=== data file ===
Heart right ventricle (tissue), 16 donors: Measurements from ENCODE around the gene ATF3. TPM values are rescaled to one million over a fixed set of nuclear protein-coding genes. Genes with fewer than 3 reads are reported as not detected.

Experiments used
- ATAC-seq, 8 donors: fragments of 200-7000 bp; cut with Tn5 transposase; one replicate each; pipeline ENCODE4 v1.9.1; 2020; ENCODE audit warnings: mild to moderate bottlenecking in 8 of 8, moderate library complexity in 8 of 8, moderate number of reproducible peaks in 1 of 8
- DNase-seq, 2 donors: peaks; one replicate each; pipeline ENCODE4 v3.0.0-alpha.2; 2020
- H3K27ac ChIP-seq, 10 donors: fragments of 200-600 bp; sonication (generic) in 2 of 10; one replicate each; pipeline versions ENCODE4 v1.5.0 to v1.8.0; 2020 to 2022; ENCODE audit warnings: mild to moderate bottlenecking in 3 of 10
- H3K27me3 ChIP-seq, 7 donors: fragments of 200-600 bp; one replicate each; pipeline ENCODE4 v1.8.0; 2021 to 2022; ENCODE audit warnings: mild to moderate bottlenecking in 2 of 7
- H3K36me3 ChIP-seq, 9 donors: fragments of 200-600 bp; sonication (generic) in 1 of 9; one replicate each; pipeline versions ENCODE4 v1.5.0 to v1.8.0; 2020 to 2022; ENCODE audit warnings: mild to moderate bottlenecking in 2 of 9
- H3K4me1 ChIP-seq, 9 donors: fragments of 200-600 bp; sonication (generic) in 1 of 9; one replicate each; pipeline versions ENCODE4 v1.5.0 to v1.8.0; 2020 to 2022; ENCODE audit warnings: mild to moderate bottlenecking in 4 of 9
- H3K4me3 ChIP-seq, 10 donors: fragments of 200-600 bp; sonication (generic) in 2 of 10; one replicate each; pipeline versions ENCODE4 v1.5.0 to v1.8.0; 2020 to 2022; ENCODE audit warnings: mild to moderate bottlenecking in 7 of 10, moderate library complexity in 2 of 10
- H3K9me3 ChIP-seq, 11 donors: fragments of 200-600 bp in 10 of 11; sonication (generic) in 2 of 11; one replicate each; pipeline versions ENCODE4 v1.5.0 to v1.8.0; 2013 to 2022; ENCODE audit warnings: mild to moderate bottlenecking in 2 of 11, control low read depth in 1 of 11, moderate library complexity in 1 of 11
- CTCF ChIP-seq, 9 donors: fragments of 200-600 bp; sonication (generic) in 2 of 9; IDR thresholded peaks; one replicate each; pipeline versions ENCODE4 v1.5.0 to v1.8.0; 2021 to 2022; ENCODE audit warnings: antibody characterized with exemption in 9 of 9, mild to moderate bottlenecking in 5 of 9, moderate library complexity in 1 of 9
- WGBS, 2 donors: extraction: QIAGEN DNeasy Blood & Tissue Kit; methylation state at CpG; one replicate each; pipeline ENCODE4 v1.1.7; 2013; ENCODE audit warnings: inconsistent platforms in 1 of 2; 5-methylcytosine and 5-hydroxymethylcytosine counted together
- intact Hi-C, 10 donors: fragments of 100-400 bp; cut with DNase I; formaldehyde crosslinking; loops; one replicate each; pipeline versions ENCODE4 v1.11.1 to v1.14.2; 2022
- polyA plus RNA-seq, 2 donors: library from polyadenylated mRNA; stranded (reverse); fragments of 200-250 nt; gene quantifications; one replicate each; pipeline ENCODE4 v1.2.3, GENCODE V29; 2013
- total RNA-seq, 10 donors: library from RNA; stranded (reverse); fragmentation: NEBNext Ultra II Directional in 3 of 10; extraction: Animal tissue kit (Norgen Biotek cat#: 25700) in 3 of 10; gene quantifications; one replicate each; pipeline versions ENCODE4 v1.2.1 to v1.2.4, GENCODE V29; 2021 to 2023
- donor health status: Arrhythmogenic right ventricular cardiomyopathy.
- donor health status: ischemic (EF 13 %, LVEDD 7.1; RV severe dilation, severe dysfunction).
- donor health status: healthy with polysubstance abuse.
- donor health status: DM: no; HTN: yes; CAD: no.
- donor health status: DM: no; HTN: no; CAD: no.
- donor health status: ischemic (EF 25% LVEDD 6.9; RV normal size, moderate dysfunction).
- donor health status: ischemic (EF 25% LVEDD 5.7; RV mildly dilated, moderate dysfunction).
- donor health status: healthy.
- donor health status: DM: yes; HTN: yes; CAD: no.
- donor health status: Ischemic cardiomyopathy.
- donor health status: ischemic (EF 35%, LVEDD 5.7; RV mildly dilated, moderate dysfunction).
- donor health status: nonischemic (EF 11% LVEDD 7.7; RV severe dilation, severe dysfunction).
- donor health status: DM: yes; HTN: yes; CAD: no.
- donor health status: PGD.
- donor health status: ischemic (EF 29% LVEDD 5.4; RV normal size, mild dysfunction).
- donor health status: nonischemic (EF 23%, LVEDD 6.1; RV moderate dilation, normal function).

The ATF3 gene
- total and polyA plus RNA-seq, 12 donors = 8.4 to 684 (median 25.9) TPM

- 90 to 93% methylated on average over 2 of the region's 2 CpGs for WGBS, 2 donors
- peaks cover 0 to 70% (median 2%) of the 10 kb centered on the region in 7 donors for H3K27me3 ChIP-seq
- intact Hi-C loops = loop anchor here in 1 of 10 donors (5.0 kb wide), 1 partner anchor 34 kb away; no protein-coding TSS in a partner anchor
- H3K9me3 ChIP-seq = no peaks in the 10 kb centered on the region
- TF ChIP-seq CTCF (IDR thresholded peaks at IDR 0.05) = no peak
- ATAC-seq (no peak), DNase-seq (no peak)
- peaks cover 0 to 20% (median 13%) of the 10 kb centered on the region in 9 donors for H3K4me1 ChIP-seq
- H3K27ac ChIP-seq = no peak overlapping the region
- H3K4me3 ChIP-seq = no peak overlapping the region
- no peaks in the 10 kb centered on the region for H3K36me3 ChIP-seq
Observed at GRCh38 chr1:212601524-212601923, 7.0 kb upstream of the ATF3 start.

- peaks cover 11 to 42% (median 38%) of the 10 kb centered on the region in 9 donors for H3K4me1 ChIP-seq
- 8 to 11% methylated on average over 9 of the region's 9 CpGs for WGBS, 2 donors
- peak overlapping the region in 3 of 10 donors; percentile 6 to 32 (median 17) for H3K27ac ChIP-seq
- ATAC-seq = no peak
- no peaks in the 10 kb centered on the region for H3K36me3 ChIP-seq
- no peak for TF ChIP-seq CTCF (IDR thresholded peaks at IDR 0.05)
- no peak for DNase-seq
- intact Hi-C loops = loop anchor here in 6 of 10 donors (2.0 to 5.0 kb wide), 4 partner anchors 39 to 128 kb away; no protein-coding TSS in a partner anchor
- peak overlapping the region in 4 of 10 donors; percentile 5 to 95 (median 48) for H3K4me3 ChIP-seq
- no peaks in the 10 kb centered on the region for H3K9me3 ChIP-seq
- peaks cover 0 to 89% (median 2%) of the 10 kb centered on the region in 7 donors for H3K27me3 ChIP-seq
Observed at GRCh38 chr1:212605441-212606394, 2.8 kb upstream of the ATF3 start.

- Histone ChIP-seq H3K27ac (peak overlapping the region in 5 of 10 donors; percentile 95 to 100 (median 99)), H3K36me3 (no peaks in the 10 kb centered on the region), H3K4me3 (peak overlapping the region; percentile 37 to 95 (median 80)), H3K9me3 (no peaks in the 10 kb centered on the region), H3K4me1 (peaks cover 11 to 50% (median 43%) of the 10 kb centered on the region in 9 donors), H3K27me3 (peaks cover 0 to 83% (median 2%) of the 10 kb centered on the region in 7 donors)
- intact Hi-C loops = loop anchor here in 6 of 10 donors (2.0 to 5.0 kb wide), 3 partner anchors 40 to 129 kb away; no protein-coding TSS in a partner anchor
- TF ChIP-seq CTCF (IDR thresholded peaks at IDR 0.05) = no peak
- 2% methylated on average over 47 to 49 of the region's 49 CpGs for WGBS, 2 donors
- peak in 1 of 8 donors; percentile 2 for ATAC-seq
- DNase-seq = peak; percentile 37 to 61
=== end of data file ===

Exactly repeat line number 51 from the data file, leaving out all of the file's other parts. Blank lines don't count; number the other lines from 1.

- no peak for DNase-seq